This article includes a list of general references, but it lacks sufficient corresponding inline citations. Please help to improve this article by introducing more precise citations. (November 2017) (Learn how and when to remove this message)
RPK with a bipod and a 75-round drum magazine
TypeLight machine gun
Place of originSoviet Union
Service history
In service1961–present
Used bySee Users
WarsPalestinian-Israeli Conflict
Vietnam War
South African Border War
Somali Civil War
Yom Kippur War[1]
Lebanese Civil War
Angolan Civil War
Afghan Wars
Salvadoran Civil War
Iran–Iraq War
Lord's Resistance Army insurgency
Tuareg rebellion (1990–1995)[2]
Gulf War
Yugoslav Wars
Burundian Civil War[3]
Iraq War
Militias-Comando Vermelho conflict[4]
Syrian Civil War
Libyan Crisis
War in Iraq (2013–2017)
War in Donbas
Ethiopian civil conflict (2018-present)
Russo-Ukrainian War
Production history
DesignerMikhail Kalashnikov
ManufacturerVyatskiye Polyany Machine-Building Plant
VariantsSee Variants
Mass4.8 kg (10.6 lb)
Length1,040 mm (40.9 in) (stock extended)
Barrel length590 mm (23.2 in)

Cartridge7.62×39mm M43
ActionGas-operated, rotating bolt; closed bolt
Rate of fire600 rounds/min
Muzzle velocity745 m/s (2,444 ft/s)
Effective firing range100–1,000 m sight adjustments, Windage adjustable at the rear sight
Feed system30-, 40-round box magazine, 75-round drum magazine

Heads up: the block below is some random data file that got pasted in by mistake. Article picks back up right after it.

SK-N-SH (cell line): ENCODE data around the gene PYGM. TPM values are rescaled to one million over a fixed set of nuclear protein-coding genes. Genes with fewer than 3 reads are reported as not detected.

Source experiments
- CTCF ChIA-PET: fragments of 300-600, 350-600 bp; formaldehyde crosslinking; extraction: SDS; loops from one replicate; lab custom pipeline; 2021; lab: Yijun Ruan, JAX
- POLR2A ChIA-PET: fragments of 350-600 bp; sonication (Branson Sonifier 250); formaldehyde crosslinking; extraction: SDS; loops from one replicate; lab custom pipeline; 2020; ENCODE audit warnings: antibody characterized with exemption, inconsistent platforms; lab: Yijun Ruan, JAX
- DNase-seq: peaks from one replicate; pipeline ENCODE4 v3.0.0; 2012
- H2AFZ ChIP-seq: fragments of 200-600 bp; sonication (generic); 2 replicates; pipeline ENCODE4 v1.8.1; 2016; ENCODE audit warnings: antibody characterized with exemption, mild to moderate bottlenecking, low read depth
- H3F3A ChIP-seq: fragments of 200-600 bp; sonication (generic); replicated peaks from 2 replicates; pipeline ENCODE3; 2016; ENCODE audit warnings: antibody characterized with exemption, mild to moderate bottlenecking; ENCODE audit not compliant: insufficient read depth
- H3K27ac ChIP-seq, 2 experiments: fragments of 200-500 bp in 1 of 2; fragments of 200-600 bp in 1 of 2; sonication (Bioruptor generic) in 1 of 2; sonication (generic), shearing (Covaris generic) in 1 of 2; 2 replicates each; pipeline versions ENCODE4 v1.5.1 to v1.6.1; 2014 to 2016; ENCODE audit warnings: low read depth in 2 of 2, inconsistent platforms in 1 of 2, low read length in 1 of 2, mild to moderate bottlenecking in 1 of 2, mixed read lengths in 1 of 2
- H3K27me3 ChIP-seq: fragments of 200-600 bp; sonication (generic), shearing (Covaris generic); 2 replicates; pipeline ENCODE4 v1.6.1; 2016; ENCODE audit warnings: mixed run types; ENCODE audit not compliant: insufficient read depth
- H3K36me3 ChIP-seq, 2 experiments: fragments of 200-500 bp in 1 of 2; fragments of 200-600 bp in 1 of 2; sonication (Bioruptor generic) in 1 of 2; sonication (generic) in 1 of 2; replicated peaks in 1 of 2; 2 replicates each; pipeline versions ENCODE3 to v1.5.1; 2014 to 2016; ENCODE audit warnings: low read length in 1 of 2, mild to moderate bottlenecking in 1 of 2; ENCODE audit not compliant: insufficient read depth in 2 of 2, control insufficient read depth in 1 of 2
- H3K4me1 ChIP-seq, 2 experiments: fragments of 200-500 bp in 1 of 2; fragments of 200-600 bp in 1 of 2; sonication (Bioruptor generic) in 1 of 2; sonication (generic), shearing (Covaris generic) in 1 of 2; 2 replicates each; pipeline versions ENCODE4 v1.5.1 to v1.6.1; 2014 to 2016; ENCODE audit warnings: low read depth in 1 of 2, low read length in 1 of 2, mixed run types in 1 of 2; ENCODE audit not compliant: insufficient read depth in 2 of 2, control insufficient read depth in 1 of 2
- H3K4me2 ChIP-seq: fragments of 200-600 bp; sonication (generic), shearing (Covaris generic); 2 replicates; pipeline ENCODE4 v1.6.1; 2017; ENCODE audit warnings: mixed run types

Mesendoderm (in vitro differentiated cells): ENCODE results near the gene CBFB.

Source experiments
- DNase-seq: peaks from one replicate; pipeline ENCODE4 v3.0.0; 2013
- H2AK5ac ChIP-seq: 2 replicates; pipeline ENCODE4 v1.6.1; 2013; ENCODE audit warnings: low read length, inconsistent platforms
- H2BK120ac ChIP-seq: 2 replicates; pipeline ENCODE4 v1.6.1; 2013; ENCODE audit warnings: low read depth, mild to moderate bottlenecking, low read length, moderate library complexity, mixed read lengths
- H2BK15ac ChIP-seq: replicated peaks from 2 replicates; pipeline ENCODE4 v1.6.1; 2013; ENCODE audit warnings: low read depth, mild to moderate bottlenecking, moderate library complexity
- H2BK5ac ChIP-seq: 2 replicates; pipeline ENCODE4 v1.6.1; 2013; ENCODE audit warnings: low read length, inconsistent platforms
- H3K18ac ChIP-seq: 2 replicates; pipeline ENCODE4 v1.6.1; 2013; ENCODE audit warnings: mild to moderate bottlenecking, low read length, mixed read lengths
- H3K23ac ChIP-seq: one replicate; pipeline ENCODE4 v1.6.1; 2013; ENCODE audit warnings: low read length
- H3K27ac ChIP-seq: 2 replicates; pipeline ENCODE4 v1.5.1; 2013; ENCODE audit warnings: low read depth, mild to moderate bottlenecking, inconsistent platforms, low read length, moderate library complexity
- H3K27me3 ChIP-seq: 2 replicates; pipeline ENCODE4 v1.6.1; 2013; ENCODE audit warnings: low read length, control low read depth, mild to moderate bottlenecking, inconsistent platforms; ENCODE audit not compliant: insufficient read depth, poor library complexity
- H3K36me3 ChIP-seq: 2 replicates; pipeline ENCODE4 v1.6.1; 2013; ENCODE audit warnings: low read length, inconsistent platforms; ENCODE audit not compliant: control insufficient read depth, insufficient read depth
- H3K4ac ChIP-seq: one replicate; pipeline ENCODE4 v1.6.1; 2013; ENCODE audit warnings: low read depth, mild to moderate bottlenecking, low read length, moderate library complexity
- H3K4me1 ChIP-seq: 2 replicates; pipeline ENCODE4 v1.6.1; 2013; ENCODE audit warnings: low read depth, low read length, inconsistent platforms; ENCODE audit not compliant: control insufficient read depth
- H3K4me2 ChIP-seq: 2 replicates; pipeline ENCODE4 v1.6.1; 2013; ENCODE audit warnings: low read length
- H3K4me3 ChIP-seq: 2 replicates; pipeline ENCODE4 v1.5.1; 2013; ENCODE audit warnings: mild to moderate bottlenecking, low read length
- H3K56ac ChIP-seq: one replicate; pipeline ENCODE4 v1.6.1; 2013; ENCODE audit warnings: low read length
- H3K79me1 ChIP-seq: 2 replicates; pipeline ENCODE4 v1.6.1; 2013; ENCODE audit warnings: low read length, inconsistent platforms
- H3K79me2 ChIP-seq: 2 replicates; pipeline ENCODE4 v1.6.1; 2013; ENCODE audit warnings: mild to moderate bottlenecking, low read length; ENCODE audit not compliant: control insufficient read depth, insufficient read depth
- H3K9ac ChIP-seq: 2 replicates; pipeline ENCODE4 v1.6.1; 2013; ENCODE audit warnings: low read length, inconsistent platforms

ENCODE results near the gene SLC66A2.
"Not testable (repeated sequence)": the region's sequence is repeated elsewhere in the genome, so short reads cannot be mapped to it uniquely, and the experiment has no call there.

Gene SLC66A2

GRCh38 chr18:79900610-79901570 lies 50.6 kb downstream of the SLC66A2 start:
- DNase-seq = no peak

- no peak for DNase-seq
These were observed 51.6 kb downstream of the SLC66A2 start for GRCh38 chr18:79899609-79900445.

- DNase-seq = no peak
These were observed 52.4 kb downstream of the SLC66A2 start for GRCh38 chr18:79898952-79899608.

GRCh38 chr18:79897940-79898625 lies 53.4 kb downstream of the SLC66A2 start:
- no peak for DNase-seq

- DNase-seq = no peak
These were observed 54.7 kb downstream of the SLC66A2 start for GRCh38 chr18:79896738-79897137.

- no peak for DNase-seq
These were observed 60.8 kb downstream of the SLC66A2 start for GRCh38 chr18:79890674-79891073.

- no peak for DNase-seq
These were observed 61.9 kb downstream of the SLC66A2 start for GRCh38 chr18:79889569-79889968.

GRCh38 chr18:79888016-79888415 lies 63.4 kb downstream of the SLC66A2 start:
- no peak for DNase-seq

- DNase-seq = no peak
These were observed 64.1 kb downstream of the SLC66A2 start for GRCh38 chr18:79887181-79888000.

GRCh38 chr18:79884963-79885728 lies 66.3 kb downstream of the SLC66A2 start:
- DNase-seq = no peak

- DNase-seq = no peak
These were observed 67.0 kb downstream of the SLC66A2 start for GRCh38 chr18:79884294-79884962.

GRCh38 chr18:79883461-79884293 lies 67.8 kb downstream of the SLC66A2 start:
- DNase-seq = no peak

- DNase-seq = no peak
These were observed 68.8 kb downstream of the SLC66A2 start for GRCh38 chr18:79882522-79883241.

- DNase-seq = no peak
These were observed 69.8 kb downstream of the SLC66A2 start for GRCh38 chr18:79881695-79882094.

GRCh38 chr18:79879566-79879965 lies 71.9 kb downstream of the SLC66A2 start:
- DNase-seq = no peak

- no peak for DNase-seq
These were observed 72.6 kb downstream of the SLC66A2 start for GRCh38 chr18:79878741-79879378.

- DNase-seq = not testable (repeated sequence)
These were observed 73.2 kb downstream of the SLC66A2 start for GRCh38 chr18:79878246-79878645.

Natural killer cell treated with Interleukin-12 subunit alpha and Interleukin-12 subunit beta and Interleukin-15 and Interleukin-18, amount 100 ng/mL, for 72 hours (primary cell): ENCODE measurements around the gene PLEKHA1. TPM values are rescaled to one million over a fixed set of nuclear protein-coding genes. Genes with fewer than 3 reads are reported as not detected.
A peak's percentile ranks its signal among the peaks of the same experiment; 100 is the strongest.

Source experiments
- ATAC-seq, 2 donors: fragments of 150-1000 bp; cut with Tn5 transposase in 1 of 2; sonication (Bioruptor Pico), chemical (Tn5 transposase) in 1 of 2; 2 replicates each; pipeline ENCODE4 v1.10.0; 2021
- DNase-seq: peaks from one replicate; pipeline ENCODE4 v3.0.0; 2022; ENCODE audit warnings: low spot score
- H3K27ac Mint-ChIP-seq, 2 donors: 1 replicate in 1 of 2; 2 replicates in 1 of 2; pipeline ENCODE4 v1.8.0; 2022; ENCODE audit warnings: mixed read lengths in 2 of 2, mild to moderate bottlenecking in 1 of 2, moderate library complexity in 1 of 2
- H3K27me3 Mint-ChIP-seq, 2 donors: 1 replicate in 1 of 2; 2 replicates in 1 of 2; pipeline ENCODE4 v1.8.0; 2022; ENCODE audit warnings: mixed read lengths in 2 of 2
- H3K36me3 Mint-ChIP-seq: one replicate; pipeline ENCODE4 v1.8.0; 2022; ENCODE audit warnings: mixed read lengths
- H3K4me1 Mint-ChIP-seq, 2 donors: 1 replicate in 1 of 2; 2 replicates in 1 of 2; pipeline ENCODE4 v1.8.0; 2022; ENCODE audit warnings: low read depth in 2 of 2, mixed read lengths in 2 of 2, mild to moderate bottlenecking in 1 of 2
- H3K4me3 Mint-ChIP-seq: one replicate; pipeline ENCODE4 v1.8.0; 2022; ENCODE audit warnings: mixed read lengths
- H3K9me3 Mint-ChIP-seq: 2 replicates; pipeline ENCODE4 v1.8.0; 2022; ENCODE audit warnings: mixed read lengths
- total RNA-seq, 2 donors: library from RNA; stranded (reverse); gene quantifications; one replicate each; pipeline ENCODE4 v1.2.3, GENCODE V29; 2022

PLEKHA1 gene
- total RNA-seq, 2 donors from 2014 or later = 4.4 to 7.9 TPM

SightsIron sights: semi-shrouded front post and rear sliding tangent with an adjustable notch

The RPK (Russian: Ручной пулемёт Калашникова/РПК, romanized: Ruchnoy Pulemyot Kalashnikova, English: "Kalashnikov's hand-held machine gun"), sometimes retroactively termed the RPK-47, is a Soviet 7.62×39mm light machine gun that was developed by Mikhail Kalashnikov in the early 1960s, in parallel with the AKM assault rifle. It was created to standardize the small arms inventory of the Soviet Army, where it replaced the 7.62×39mm RPD machine gun. The RPK continues to be used by the military of the post-Soviet states and certain African and Asian nations. The RPK is also manufactured in Bulgaria, Hungary, Romania, and Serbia.

Design details

Operating mechanism

The RPK functions identically to the AK-47. It also uses the same 7.62×39mm ammunition. It has a similar design layout to the Kalashnikov series of rifles, with modifications to increase the RPK's effective range and accuracy, enhance its sustained fire capability, and strengthen the receiver.[5]